We can think of “ordinary expressions” like a∘b as being like “data”, and rules as being like “code”. But when everything is a symbolic expression, it’s perfectly possible—as we saw above—to “treat code like data”, and in particular to generate rules as output. But this now raises a new possibility. When we “get a rule as output”, why not start “using it like code” and applying it to things?
In mathematics we might apply some theorem to prove a lemma, and then we might subsequently use that lemma to prove another theorem—eventually building up a whole “accumulative structure” of lemmas (or theorems) being used to prove other lemmas. In any given proof we can in principle always just keep using the axioms over and over again—but it’ll be much more efficient to progressively build a library of more and more lemmas, and use these. And in general we’ll build up a richer structure by “accumulating lemmas” than always just going back to the axioms.
In the multiway graphs we’ve drawn so far, each edge represents the application of a rule, but that rule is always a fixed axiom. To represent accumulative evolution we need a slightly more elaborate structure—and it’ll be convenient to use token-event graphs rather than pure multiway graphs.
Every time we apply a rule we can think of this as an event. And with the setup we’re describing, that event can be thought of as taking two tokens as input: one the “code rule” and the other the “data rule”. The output from the event is then some collection of rules, which can then serve as input (either “code” or “data”) to other events.
Let’s start with the very simple example of the rule
where for now there are no patterns being used. Starting from this rule, we get the token-event graph (where now we’re indicating the initial “axiom” statement using a slightly different color):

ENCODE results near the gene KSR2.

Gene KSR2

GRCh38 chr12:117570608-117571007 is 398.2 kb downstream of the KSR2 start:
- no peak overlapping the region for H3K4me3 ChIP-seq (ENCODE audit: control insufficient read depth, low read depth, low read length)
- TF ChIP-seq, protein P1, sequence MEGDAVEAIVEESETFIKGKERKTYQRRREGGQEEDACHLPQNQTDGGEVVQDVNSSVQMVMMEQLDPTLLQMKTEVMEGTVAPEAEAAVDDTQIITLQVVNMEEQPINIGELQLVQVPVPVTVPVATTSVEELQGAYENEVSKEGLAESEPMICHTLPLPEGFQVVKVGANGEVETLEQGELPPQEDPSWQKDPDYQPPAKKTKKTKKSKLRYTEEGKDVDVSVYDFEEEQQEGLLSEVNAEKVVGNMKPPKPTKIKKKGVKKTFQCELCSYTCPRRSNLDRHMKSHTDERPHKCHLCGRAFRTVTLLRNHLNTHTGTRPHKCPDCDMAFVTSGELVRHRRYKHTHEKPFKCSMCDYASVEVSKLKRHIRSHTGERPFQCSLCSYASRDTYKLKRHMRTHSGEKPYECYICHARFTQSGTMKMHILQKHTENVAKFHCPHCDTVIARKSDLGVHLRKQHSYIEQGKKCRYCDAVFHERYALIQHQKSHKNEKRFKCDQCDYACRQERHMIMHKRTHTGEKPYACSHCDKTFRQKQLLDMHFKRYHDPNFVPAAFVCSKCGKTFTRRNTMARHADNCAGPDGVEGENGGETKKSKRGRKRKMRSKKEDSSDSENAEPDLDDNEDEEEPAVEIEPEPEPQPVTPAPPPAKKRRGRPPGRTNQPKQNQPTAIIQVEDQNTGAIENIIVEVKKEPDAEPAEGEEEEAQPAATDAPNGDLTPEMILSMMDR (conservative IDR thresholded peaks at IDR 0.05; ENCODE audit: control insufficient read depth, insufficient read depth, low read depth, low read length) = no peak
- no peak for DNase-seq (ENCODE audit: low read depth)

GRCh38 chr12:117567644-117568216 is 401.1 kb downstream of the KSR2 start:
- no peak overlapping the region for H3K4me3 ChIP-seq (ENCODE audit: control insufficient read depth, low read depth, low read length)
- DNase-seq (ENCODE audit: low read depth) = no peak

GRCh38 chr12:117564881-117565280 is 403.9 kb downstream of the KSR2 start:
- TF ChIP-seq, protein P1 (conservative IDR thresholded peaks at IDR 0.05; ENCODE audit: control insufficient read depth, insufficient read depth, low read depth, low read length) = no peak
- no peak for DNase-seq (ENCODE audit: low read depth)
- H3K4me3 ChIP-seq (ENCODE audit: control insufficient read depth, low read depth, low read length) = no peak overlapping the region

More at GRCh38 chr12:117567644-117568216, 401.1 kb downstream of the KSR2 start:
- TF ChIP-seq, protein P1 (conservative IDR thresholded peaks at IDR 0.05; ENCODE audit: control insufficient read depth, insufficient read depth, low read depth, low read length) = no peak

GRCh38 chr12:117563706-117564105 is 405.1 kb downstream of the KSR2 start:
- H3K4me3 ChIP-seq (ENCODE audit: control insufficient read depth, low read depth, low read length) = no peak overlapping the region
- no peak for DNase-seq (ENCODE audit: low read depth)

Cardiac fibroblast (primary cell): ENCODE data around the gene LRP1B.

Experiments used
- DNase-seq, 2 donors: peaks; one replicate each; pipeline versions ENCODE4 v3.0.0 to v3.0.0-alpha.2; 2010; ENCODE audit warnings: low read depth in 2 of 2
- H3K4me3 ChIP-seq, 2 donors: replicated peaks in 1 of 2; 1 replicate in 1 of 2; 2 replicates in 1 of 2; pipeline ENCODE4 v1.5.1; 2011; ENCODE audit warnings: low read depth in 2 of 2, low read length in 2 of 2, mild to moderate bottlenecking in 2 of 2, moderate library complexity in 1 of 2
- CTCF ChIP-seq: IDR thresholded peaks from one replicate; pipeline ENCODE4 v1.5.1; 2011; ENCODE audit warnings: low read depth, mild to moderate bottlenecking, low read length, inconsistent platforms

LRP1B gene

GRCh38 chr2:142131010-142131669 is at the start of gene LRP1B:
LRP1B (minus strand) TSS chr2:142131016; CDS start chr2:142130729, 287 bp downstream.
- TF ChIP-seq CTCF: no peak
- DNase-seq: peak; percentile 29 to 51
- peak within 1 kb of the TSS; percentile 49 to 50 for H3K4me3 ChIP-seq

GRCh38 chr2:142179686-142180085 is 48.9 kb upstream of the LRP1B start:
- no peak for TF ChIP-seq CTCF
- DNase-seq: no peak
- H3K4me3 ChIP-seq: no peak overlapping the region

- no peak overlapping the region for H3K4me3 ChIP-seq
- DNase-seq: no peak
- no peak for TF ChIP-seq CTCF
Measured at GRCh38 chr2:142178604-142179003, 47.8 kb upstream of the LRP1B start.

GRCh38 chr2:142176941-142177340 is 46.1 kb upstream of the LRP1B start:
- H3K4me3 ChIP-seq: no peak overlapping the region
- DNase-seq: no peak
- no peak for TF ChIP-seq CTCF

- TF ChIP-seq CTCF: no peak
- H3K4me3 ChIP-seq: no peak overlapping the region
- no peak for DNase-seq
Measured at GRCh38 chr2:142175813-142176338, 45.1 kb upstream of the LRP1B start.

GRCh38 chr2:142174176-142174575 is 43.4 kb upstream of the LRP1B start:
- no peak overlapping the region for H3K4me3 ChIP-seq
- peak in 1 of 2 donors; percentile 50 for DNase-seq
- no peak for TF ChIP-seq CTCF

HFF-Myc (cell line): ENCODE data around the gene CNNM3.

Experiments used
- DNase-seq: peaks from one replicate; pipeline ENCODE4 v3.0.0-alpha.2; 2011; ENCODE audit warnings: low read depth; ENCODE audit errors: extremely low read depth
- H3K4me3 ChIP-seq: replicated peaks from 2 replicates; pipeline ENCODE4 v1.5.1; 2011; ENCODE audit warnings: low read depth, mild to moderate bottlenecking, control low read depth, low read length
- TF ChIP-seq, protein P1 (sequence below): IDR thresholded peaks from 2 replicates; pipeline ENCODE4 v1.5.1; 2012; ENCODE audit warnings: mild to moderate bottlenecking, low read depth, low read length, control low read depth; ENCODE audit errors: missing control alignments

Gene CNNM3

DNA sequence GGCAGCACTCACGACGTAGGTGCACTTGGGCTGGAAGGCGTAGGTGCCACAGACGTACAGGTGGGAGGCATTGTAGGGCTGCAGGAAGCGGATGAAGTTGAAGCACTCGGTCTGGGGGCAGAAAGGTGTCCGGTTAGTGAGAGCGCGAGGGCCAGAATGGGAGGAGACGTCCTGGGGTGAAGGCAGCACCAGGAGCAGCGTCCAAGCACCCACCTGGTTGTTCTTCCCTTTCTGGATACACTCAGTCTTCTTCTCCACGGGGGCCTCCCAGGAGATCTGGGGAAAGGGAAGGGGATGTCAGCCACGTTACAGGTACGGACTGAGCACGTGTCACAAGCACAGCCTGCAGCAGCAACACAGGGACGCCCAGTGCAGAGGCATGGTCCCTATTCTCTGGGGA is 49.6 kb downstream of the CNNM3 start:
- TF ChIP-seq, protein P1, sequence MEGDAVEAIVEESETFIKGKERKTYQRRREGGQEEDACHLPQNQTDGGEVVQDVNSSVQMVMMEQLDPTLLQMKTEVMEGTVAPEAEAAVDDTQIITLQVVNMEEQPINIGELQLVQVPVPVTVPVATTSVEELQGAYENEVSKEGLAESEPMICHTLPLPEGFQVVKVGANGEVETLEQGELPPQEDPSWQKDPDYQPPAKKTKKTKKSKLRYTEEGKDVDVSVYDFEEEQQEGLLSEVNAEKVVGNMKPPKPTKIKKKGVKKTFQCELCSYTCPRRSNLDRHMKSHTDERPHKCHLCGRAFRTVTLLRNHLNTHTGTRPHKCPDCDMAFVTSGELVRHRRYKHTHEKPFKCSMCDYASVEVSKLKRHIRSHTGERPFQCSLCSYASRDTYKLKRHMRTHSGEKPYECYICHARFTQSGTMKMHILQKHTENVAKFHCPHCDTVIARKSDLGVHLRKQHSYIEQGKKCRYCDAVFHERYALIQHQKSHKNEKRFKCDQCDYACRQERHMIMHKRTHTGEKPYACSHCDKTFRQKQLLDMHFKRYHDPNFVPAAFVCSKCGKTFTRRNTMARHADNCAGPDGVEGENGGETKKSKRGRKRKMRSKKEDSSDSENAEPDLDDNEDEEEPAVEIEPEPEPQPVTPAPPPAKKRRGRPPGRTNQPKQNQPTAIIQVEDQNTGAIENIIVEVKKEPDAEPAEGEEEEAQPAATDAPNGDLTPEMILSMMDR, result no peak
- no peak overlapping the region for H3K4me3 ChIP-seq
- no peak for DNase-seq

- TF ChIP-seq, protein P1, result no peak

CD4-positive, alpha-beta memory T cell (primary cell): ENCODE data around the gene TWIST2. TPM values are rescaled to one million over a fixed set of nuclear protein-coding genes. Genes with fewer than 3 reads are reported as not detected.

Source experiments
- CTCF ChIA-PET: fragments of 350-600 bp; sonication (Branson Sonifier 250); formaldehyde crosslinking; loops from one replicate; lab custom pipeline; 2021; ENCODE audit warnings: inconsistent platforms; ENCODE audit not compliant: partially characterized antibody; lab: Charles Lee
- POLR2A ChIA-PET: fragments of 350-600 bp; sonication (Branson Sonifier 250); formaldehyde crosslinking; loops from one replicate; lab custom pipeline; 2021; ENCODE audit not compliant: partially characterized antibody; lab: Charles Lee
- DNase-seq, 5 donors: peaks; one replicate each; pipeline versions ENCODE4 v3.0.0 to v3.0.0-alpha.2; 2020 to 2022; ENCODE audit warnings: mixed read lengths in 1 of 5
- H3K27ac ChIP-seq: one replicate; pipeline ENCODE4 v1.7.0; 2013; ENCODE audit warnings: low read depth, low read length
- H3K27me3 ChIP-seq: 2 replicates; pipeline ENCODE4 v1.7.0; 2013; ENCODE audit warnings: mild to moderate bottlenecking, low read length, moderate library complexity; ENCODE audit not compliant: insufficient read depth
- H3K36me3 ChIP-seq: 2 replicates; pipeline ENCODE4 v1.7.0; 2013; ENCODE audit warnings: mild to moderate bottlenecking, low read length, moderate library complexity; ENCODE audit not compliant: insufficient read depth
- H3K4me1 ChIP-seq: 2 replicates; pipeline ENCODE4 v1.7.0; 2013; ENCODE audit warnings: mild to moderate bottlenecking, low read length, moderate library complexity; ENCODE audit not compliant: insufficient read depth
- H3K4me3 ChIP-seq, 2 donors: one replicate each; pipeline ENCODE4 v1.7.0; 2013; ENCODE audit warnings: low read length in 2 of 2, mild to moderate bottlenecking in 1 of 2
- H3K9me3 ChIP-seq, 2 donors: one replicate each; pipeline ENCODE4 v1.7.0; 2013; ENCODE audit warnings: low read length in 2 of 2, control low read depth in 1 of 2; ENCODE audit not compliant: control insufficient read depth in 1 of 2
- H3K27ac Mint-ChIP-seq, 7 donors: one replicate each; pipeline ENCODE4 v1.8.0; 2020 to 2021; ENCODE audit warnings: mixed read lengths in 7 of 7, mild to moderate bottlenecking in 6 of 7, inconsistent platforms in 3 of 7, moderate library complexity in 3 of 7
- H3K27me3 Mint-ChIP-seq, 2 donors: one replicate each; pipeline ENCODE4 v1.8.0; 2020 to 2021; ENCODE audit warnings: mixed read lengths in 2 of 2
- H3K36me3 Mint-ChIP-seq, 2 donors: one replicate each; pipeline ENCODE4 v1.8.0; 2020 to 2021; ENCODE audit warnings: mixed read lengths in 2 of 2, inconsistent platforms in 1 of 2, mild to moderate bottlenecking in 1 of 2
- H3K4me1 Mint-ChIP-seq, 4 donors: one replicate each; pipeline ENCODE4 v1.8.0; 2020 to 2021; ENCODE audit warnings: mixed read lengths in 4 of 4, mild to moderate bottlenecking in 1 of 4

One subtlety here is that the xy is applied to itself—so there are two edges going into the event from the node representing the rule. Another subtlety is that there are two different ways the rule can be applied, with the result that there are two output rules generated.
Here’s another example, based on the two rules:
Continuing for another step we get:
Typically we will want to consider as “defining an equivalence”, so that vu means the same as uv, and can be conflated with it—yielding in this case:
Now let’s consider the rule:
After one step we get:
After 2 steps we get:
The token-event graphs after 3 and 4 steps in this case are (where now we’ve deduplicated events):
Let’s now consider a rule with the same structure, but with pattern variables instead of literal symbols:
Here’s what happens after one step (note that there’s canonicalization going on, so a_’s in different rules aren’t “the same”)
and we see that there are different theorems from the ones we got without patterns. After 2 steps with the pattern rule we get
where now the complete set of “theorems that have been derived” is (dropping the _’s for readability)
or as trees:
After another step one gets
where now there are 2860 “theorems”, roughly exponentially distributed across sizes according to
and with a typical “size-19” theorem being:
In effect we can think of our original rule (or “axiom”) as having initiated some kind of “mathematical Big Bang” from which an increasing number of theorems are generated. Early on we described having a “gas” of mathematical theorems that—a little like molecules—can interact and create new theorems. So now we can view our accumulative evolution process as a concrete example of this.
Let’s consider the rule from previous sections:
After one step of accumulative evolution according to this rule we get:
After 2 and 3 steps the results are:
What is the significance of all this complexity? At a basic level, it’s just an example of the ubiquitous phenomenon in the computational universe (captured in the Principle of Computational Equivalence) that even systems with very simple rules can generate behavior as complex as anything. But the question is whether—on top of all this complexity—there are simple “coarse-grained” features that we can identify as “higher-level mathematics”; features that we can think of as capturing the “bulk” behavior of the accumulative evolution of axiomatic mathematics.